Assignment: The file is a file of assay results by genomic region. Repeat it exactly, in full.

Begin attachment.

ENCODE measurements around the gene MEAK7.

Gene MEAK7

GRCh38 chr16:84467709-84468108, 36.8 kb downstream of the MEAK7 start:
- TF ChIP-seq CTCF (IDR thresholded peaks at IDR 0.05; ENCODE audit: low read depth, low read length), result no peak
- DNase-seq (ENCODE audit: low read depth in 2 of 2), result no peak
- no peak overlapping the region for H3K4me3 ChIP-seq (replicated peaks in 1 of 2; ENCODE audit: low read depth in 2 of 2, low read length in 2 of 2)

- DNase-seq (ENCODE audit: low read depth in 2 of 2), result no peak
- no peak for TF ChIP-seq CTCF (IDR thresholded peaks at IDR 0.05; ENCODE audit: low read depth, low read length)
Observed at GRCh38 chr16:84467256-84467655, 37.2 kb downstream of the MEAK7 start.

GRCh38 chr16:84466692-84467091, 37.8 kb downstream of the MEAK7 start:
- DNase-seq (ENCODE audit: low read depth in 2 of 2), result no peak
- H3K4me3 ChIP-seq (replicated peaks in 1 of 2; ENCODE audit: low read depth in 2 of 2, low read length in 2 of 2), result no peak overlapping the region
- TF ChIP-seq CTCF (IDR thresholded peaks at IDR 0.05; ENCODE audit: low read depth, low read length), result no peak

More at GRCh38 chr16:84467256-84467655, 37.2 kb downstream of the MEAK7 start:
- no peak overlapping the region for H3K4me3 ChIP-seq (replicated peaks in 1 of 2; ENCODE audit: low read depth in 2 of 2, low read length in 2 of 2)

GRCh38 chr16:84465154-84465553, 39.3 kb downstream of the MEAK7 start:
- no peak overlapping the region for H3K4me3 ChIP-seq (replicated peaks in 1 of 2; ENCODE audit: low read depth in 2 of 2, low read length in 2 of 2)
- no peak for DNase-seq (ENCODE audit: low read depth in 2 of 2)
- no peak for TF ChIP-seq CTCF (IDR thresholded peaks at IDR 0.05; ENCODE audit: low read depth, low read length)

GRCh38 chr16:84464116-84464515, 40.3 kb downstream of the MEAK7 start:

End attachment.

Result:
ENCODE measurements around the gene MEAK7.

Gene MEAK7

GRCh38 chr16:84467709-84468108, 36.8 kb downstream of the MEAK7 start:
- TF ChIP-seq CTCF (IDR thresholded peaks at IDR 0.05; ENCODE audit: low read depth, low read length), result no peak
- DNase-seq (ENCODE audit: low read depth in 2 of 2), result no peak
- no peak overlapping the region for H3K4me3 ChIP-seq (replicated peaks in 1 of 2; ENCODE audit: low read depth in 2 of 2, low read length in 2 of 2)

- DNase-seq (ENCODE audit: low read depth in 2 of 2), result no peak
- no peak for TF ChIP-seq CTCF (IDR thresholded peaks at IDR 0.05; ENCODE audit: low read depth, low read length)
Observed at GRCh38 chr16:84467256-84467655, 37.2 kb downstream of the MEAK7 start.

GRCh38 chr16:84466692-84467091, 37.8 kb downstream of the MEAK7 start:
- DNase-seq (ENCODE audit: low read depth in 2 of 2), result no peak
- H3K4me3 ChIP-seq (replicated peaks in 1 of 2; ENCODE audit: low read depth in 2 of 2, low read length in 2 of 2), result no peak overlapping the region
- TF ChIP-seq CTCF (IDR thresholded peaks at IDR 0.05; ENCODE audit: low read depth, low read length), result no peak

More at GRCh38 chr16:84467256-84467655, 37.2 kb downstream of the MEAK7 start:
- no peak overlapping the region for H3K4me3 ChIP-seq (replicated peaks in 1 of 2; ENCODE audit: low read depth in 2 of 2, low read length in 2 of 2)

GRCh38 chr16:84465154-84465553, 39.3 kb downstream of the MEAK7 start:
- no peak overlapping the region for H3K4me3 ChIP-seq (replicated peaks in 1 of 2; ENCODE audit: low read depth in 2 of 2, low read length in 2 of 2)
- no peak for DNase-seq (ENCODE audit: low read depth in 2 of 2)
- no peak for TF ChIP-seq CTCF (IDR thresholded peaks at IDR 0.05; ENCODE audit: low read depth, low read length)

GRCh38 chr16:84464116-84464515, 40.3 kb downstream of the MEAK7 start: